WASHINGTON—Chief executives of the largest social media companies will testify Wednesday before the Senate Commerce Committee in a hearing examining their platforms’ role in shaping political discourse.
Less than a week before Election Day, members of the Republican-led panel are expected to question Facebook Inc. CEO Mark Zuckerberg, Twitter Inc. CEO Jack Dorsey, and Sundar Pichai, CEO of Google and YouTube owner Alphabet Inc., about their treatment of politically charged content, from advertising to news to candidates’ posts.
The high-profile stage reflects bipartisan concern about the companies’ increasingly central role in public debate and the distribution of news, although Republicans and Democrats are coming at the issue from different perspectives.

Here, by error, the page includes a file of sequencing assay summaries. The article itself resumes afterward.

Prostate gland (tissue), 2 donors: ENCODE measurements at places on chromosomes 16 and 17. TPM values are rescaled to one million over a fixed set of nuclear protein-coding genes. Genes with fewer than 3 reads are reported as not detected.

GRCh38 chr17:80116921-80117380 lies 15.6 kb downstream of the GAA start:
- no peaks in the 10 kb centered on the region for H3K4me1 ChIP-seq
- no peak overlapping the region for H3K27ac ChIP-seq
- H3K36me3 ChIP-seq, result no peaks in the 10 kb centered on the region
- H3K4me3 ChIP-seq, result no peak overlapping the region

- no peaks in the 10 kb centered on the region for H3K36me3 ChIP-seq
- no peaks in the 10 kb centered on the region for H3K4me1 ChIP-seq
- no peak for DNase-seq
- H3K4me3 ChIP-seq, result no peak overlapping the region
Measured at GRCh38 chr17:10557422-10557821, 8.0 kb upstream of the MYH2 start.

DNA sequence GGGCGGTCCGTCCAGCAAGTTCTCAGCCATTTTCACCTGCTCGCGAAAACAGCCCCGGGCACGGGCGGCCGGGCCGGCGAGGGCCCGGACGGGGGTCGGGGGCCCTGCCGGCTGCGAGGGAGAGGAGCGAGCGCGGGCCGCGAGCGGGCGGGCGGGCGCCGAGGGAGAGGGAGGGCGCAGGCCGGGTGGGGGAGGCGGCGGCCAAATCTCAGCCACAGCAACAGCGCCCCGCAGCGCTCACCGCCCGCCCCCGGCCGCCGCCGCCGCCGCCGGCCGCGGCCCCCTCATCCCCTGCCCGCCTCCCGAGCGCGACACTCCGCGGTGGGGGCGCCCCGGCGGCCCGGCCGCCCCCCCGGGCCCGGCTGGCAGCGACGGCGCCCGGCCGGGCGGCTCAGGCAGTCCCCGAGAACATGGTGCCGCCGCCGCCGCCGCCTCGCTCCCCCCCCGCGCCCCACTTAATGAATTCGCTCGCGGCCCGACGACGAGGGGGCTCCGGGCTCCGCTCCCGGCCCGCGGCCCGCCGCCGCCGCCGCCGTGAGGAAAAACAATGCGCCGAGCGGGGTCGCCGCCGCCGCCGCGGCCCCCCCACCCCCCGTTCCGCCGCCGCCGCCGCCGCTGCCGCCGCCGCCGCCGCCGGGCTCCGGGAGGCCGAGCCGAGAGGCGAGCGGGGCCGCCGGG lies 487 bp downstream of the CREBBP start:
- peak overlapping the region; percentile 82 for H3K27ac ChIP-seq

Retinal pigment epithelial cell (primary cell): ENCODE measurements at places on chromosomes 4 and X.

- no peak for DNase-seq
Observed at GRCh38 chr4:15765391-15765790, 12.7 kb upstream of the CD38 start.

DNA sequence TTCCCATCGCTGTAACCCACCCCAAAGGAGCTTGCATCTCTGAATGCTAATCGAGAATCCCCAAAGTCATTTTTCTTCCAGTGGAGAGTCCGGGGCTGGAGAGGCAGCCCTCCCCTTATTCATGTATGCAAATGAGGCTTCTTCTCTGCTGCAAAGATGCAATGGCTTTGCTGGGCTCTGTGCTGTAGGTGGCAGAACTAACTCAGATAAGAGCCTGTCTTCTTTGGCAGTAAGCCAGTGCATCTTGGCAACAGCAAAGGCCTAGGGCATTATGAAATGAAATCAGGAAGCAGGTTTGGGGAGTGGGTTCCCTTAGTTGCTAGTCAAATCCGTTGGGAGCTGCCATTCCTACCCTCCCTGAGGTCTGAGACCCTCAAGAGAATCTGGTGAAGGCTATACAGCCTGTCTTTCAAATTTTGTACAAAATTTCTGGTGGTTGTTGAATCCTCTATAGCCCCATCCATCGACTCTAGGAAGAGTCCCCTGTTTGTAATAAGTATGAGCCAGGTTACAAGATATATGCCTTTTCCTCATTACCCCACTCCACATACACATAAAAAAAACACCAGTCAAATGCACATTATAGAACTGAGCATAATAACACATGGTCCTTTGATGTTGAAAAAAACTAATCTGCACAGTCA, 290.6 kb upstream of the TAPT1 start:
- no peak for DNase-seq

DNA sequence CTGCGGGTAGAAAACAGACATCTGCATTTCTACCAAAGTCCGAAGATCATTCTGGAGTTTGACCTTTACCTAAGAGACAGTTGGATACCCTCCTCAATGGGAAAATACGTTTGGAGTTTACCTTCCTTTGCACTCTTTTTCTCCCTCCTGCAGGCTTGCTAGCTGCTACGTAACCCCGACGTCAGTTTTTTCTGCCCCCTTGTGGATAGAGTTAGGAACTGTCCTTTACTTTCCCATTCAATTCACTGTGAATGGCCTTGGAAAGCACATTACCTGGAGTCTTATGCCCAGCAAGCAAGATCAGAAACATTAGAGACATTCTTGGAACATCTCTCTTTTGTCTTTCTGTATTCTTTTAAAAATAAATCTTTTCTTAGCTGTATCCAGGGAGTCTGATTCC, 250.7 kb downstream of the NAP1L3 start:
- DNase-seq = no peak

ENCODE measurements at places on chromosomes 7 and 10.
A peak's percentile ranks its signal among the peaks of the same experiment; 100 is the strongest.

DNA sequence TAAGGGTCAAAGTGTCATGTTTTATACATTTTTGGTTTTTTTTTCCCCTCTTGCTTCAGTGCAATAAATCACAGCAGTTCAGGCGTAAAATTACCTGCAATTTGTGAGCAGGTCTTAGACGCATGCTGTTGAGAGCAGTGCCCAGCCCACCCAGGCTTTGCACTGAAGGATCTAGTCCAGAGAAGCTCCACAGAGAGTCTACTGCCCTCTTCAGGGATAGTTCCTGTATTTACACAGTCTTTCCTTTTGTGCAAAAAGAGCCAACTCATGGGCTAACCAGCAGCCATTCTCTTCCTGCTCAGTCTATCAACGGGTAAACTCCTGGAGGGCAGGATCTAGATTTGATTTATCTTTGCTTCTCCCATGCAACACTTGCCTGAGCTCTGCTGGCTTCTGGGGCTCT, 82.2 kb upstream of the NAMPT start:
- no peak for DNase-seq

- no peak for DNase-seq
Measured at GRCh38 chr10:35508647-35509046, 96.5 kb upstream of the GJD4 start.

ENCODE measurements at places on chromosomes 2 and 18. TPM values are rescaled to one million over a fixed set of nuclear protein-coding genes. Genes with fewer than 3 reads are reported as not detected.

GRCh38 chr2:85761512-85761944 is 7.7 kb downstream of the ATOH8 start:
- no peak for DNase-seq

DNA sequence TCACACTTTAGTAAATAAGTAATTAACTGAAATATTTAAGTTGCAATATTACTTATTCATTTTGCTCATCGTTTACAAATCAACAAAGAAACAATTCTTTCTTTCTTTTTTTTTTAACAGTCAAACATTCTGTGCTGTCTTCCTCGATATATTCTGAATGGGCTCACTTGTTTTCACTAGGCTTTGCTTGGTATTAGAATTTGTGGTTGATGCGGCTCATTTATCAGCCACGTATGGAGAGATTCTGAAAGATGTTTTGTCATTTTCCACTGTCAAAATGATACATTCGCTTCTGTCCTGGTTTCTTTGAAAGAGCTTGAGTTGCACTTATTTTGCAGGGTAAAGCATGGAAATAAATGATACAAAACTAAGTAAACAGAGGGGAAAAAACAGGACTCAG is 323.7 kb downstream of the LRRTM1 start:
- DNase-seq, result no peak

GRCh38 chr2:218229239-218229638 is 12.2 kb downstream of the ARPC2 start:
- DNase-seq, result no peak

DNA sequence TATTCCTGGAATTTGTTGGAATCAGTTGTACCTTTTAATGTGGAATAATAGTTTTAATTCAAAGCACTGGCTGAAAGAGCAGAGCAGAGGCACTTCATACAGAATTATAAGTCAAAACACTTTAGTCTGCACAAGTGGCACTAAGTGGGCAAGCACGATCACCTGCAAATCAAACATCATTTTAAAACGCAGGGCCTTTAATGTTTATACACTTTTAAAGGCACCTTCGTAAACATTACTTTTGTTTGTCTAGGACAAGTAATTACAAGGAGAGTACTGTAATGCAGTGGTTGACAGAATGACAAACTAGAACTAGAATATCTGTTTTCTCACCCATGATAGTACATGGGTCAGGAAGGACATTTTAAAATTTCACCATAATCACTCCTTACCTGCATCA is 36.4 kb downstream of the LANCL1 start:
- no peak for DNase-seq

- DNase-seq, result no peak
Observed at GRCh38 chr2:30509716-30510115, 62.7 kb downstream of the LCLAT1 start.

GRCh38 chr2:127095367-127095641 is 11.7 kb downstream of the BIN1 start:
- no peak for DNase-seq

Sen. Roger Wicker (R., Miss.), the panel’s chairman, has accused the companies of censoring conservative views—a charge the executives dispute. The hearing will focus on what he calls the “unintended consequences” of Section 230 of the 1996 Communications Decency Act, a law that gives online companies broad immunity from legal liability for user-generated content and wide latitude to control what does or doesn’t appear on their platforms.
In testimony submitted to the Senate panel and viewed by The Wall Street Journal, Mr. Zuckerberg said he supported changing Section 230, noting that “the debate about Section 230 shows that people of all political persuasions are unhappy with the status quo.”